The longest-lived rodent, the naked mole-rat (Bathyergidae; Heterocephalus glaber), maintains robust health for at least 75% of its 32 year lifespan, suggesting that the decline in genomic integrity or protein homeostasis routinely observed during aging, is either attenuated or delayed in this extraordinarily long-lived species. The ubiquitin proteasome system (UPS) plays an integral role in protein homeostasis by degrading oxidatively-damaged and misfolded proteins. In this study, we examined proteasome activity in naked mole-rats and mice in whole liver lysates as well as three subcellular fractions to probe the mechanisms behind the apparently enhanced effectiveness of UPS. We found that when compared with mouse samples, naked mole-rats had significantly higher chymotrypsin-like (ChT-L) activity and a two-fold increase in trypsin-like (T-L) in both whole lysates as well as cytosolic fractions. Native gel electrophoresis of the whole tissue lysates showed that the 20S proteasome was more active in the longer-lived species and that 26S proteasome was both more active and more populous. Western blot analyses revealed that both 19S subunits and immunoproteasome catalytic subunits are present in greater amounts in the naked mole-rat suggesting that the observed higher specific activity may be due to the greater proportion of immunoproteasomes in livers of healthy young adults. It thus appears that proteasomes in this species are primed for the efficient removal of stress-damaged proteins. Further characterization of the naked mole-rat proteasome and its regulation could lead to important insights on how the cells in these animals handle increased stress and protein damage to maintain a longer health in their tissues and ultimately a longer life.
Citation: Rodriguez KA, Edrey YH, Osmulski P, Gaczynska M, Buffenstein R (2012) Altered Composition of Liver Proteasome Assemblies Contributes to Enhanced Proteasome Activity in the Exceptionally Long-Lived Naked Mole-Rat. PLoS ONE 7(5): e35890. https://doi.org/10.1371/journal.pone.0035890
Editor: Jeffrey L. Brodsky, University of Pittsburgh, United States of America
Received: February 7, 2012; Accepted: March 27, 2012; Published: May 2, 2012
Copyright: © 2012 Rodriguez et al. This is an open-access article distributed under the terms of the Creative Commons Attribution License, which permits unrestricted use, distribution, and reproduction in any medium, provided the original author and source are credited.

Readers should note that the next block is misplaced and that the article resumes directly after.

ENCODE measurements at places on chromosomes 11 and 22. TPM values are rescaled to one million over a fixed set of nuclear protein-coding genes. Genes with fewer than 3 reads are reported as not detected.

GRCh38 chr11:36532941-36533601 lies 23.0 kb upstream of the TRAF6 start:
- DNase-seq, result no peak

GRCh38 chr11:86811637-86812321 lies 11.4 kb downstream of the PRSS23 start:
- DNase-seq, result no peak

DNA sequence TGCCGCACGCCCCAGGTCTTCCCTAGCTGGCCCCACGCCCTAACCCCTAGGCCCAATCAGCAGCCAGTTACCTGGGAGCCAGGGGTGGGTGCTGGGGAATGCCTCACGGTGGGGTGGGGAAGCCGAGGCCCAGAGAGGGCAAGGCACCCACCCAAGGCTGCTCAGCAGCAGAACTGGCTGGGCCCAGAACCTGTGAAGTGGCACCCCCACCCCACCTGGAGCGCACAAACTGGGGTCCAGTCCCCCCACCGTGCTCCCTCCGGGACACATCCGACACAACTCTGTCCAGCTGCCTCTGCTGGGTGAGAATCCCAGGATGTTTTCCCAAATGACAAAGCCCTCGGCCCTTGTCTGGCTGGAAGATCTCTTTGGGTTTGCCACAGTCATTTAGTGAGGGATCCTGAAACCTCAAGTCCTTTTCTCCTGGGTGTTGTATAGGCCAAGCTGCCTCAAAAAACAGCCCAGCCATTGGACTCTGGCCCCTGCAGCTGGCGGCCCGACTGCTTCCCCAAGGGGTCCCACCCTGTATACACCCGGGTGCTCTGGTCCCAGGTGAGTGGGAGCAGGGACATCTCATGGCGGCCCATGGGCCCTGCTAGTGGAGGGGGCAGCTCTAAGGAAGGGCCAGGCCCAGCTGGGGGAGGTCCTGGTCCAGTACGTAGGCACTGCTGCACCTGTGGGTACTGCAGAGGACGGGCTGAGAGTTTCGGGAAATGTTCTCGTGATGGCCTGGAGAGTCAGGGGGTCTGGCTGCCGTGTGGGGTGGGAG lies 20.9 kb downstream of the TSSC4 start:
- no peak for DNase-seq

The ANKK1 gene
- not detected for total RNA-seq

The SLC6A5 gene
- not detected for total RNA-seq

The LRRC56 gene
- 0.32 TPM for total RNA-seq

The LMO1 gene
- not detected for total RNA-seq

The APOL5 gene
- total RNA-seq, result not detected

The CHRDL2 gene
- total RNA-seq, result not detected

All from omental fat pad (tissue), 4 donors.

Funding: T32 AG021890-08 (NIA) Institutional Postdoctoral Fellow Training Grant (KR), AGSS-178006 (RB is PI) Ellison Medical Foundation (Genomic Stability in the Naked Mole-Rat: A Role for Cancer Resistance and Extended Longevity) (http://www.ellisonfoundation.org/), and Glenn Foundation for Medical Research (RB is PI). (Comparative biological mechanisms of aging, insights from the longest lived rodent, the naked mole-rat) (http://glennfoundation.org/). The funders had no role in study design, data collection and analysis, decision to publish, or preparation of the manuscript.
Competing interests: The authors have declared that no competing interests exist.
The naked mole-rat, Heterocephalus glaber, is the longest-lived rodent on record, with a maximum lifespan greater than 30 years . Not only does this animal live 8 to 10 times longer than similar-sized mice but this species also shows prolonged maintenance of cancer-free good health and reproductive potential well into its third decade . In contrast, mice live half as long as predicted on the basis of body size  and start showing age-related changes after only one year of life . The recently completed naked mole-rat genome  has revealed that several gene families associated with protein degradation are expanded. Furthermore, RNA sequence analysis has also shown that many genes associated with protein homeostasis including chaperones, ubiquitin conjugating enzymes and proteasome subunits are overexpressed relative to mice , . Young naked mole-rats (2 year old) show 2-8-fold higher levels of oxidative damage to proteins, lipids and DNA than physiologically age-matched mice (4 months) and similar levels of damage to that observed in chronologically age-matched (2-yr old) mice . Despite high levels of oxidative damage even at a young age, ubiquitinylated proteins are maintained at lower levels than mice at both young and old ages , suggestive of less accumulation of damaged or misfolded proteins. Collectively, these findings may be indicative of a highly efficient ubiquitin-proteasome system (UPS) in the naked mole-rat.